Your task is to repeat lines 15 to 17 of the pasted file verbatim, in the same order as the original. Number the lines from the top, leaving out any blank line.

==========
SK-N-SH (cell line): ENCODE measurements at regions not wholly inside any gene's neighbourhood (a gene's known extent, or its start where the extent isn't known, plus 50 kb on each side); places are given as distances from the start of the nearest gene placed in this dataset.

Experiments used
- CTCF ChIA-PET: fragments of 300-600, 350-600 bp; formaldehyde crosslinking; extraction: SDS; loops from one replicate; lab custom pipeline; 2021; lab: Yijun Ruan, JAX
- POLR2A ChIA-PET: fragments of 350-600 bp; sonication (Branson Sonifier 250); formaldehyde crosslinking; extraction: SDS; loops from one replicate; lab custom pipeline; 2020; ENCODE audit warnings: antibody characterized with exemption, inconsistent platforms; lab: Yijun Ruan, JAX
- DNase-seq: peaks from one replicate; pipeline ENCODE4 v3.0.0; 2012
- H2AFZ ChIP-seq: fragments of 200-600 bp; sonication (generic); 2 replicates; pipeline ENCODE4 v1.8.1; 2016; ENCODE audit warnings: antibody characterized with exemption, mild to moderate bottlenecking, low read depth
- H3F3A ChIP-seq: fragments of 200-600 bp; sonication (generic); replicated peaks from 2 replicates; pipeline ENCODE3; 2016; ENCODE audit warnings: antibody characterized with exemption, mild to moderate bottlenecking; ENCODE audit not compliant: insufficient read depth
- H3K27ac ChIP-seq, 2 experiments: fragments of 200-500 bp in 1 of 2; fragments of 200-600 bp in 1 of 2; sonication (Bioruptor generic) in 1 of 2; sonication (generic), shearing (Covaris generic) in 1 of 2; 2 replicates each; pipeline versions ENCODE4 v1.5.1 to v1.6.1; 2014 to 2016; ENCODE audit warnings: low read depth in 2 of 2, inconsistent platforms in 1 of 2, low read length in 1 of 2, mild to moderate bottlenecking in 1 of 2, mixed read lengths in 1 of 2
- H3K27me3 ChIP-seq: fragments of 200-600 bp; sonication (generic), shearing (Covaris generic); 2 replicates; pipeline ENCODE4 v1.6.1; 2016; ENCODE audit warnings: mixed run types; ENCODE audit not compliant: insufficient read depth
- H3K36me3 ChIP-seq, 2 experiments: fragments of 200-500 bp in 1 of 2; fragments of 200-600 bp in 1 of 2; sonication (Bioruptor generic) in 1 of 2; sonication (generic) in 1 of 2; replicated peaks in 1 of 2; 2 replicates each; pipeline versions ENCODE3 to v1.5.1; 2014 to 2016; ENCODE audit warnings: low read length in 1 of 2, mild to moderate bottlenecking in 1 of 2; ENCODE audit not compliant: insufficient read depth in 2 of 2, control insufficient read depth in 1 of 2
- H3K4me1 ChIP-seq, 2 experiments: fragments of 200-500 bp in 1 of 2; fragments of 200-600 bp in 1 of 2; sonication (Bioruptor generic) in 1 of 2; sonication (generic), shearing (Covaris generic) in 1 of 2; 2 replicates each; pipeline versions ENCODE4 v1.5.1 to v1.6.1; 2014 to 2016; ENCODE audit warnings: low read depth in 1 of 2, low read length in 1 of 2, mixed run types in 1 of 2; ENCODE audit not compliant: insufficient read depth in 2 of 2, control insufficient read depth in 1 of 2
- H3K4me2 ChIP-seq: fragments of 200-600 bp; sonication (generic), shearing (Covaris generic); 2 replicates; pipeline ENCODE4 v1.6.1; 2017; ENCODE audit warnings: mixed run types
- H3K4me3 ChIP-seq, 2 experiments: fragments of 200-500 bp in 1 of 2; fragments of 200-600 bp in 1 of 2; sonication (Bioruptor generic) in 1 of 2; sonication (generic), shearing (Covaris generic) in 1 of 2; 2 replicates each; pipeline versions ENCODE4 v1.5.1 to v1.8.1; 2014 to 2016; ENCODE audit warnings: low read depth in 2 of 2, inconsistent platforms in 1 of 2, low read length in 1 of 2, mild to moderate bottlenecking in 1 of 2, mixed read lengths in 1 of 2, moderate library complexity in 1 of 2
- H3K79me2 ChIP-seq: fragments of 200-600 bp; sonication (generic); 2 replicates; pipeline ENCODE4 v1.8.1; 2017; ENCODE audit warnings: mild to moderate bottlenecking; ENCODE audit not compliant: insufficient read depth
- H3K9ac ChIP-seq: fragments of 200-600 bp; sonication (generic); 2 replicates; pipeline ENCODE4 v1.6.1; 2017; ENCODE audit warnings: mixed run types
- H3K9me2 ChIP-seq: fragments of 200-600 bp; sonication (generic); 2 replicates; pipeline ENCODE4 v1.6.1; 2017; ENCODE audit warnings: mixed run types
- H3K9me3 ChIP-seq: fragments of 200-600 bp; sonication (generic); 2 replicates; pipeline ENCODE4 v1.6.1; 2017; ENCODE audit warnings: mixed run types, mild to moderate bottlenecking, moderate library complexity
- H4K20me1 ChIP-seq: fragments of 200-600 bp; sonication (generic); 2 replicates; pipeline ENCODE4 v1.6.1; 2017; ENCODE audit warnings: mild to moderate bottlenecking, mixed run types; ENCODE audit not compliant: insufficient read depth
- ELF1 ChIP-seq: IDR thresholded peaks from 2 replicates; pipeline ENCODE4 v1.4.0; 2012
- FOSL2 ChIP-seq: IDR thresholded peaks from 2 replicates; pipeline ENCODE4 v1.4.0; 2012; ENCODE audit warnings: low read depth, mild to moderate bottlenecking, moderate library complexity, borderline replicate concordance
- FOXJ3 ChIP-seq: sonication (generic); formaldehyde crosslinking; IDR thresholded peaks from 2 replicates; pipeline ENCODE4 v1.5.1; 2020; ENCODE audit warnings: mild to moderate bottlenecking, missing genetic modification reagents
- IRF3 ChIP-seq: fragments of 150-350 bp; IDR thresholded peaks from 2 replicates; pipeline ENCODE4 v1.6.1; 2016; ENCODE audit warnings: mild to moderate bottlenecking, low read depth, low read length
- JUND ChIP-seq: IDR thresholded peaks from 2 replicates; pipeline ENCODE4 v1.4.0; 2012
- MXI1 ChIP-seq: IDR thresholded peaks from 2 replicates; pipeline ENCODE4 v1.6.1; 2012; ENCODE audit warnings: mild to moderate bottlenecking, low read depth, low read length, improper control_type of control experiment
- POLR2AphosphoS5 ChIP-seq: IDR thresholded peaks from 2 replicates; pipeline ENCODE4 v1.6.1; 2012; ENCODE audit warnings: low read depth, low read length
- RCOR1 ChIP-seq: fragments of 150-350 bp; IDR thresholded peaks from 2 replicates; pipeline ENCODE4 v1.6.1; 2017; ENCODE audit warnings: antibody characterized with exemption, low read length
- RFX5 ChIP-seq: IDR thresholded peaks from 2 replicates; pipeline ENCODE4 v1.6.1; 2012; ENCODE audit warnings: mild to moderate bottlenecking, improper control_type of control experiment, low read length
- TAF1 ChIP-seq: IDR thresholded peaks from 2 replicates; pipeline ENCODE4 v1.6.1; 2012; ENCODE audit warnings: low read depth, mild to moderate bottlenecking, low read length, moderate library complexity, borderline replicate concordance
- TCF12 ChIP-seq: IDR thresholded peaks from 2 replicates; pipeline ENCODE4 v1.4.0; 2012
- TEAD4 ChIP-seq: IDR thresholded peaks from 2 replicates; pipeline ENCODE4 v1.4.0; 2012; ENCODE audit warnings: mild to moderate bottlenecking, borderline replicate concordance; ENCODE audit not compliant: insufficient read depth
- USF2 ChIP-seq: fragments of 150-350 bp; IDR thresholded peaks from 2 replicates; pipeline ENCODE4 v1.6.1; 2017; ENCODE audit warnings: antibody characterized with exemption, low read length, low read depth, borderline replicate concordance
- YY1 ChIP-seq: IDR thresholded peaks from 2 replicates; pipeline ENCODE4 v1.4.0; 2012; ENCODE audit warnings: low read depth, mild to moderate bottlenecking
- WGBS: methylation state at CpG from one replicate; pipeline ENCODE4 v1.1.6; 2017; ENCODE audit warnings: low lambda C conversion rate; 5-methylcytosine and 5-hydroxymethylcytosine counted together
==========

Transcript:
- H3K9ac ChIP-seq: fragments of 200-600 bp; sonication (generic); 2 replicates; pipeline ENCODE4 v1.6.1; 2017; ENCODE audit warnings: mixed run types
- H3K9me2 ChIP-seq: fragments of 200-600 bp; sonication (generic); 2 replicates; pipeline ENCODE4 v1.6.1; 2017; ENCODE audit warnings: mixed run types
- H3K9me3 ChIP-seq: fragments of 200-600 bp; sonication (generic); 2 replicates; pipeline ENCODE4 v1.6.1; 2017; ENCODE audit warnings: mixed run types, mild to moderate bottlenecking, moderate library complexity